Back when social media was still in its infancy, a fictional television newscast in Georgia created a real panic as people started to prepare for a Russian invasion that wasn't happening. It was a modern day version of War of the Worlds. Except that at the time only 7% of the population of Georgia used the internet. It's impossible to imagine a TV show, no matter how realistic, having a similar effect in our networked culture.
For a mockumentary to create widespread panic today, it would have to rise out of the internet itself. Twitter would have to explode in a collective gasp. And thousands of people at ground zero would have to somehow be drowned out by impostors or convinced of an alternative reality.
But the more connected we all become, the easier it is for a tiny event, on the other side of the planet to reverberate through all of us; and that makes us vulernable to a new kind of mass hysteria.
You and I share an electronic nervous system now. That's what the web is—a tangle of electronic nerves connecting us all together. It's a crude, embryonic system but when you feel something, I feel something; when you have a thought, it rattles around in my head as well.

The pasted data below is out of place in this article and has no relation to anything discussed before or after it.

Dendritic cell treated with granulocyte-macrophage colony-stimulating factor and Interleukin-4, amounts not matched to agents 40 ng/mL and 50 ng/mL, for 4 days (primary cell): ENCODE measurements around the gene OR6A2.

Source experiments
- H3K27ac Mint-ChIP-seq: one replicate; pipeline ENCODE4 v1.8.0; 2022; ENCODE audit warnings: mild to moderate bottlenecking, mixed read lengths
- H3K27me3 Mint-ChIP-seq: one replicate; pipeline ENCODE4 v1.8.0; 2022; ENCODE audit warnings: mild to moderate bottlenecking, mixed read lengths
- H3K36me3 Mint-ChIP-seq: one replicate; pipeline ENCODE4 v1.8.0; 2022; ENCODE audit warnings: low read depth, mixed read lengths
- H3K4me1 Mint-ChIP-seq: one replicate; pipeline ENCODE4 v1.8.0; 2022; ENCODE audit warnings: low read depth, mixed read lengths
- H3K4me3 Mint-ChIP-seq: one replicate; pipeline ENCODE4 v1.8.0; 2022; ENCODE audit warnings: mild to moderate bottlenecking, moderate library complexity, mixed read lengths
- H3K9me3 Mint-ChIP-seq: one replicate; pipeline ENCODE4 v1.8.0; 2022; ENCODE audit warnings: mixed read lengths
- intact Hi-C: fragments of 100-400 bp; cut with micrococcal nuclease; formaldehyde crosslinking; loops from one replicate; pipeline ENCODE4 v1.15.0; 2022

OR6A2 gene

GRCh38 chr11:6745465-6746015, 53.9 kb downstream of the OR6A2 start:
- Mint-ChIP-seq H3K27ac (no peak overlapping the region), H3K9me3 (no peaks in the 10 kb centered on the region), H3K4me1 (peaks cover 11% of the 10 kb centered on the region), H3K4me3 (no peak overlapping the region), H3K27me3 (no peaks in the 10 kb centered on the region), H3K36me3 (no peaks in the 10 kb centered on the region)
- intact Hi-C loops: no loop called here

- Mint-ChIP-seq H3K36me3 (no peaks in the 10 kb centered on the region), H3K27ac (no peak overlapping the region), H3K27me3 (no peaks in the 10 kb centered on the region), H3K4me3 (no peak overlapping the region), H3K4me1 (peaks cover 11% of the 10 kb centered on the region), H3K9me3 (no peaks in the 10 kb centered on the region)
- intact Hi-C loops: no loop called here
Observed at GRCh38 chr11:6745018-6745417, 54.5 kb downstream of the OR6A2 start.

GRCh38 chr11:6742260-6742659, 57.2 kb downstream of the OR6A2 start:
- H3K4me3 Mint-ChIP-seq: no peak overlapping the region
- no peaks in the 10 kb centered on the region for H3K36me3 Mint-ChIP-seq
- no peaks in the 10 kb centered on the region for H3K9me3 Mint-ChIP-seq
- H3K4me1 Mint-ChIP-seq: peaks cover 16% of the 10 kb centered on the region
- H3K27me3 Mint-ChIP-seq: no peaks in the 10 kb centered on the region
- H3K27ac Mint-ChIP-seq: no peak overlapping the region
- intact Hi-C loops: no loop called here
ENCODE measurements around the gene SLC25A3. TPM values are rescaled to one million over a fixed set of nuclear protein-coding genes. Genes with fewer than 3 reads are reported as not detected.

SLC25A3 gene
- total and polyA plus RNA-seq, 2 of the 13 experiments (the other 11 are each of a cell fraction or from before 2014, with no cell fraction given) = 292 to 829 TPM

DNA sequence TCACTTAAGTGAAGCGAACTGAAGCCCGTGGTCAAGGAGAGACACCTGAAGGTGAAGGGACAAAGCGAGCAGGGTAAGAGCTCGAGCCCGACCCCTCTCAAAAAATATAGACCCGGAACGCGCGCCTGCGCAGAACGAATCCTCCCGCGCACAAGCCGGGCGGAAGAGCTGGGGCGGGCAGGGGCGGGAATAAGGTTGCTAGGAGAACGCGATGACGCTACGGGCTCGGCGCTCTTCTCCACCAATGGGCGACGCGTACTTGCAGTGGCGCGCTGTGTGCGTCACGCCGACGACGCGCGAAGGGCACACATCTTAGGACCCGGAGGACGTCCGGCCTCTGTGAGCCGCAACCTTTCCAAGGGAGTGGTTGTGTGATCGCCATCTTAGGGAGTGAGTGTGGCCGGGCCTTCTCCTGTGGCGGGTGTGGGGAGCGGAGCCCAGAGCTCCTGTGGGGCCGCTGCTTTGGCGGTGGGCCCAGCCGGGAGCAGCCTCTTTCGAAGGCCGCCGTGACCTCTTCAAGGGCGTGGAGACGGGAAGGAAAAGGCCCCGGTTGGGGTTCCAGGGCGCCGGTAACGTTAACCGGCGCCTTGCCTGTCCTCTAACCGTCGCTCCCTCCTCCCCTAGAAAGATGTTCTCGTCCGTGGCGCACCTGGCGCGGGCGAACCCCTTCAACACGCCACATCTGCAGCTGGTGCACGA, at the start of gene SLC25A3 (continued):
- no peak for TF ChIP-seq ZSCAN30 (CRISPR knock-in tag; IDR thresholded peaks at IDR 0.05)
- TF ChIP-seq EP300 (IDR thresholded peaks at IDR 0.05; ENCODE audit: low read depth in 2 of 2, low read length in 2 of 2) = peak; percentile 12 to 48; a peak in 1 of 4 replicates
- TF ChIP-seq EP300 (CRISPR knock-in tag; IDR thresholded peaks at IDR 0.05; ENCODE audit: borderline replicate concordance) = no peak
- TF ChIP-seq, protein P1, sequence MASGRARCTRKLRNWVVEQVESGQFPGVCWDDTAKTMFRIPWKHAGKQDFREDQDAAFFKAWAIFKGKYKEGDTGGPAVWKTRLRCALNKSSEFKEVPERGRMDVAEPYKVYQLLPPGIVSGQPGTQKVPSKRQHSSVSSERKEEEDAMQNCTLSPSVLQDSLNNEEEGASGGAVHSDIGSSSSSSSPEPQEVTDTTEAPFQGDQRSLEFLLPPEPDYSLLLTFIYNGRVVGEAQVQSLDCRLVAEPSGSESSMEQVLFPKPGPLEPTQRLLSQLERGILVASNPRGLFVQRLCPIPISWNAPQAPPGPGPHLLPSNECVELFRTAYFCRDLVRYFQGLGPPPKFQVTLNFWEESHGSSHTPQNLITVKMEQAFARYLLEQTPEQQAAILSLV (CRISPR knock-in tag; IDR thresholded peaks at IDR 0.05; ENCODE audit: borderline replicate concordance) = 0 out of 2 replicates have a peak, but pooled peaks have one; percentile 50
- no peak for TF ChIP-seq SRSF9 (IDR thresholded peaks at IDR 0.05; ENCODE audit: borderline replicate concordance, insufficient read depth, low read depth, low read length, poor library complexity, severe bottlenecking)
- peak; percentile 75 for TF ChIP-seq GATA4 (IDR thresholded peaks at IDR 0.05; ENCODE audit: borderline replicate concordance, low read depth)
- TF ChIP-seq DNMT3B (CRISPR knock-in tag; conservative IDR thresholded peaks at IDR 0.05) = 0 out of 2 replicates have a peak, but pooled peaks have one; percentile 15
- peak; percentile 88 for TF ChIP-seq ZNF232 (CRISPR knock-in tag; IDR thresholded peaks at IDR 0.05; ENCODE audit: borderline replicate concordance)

We're all so intimately tangled up in each other's nerves now that a little moral panic in one of us is enough to set off a global stampede of outrage. Politicians, activists, and advertisers all know this. Propaganda is no longer just the art of fabricating stories, staging events or spreading misinformation—it's become the science of manipulating our nerves in real time.
While we've been busy arguing about politics on Twitter, the real power brokers have figured out that Twitter is a useless medium for persuasion. A tweet has never convinced anybody of something they didn't already believe. The real power of social media lies in its ability to incite. You don't persuade people to join a mob, you provoke them, you excite them, you make them nervous. And we should be nervous, because a small group of giant tech companies now owns our nervous system.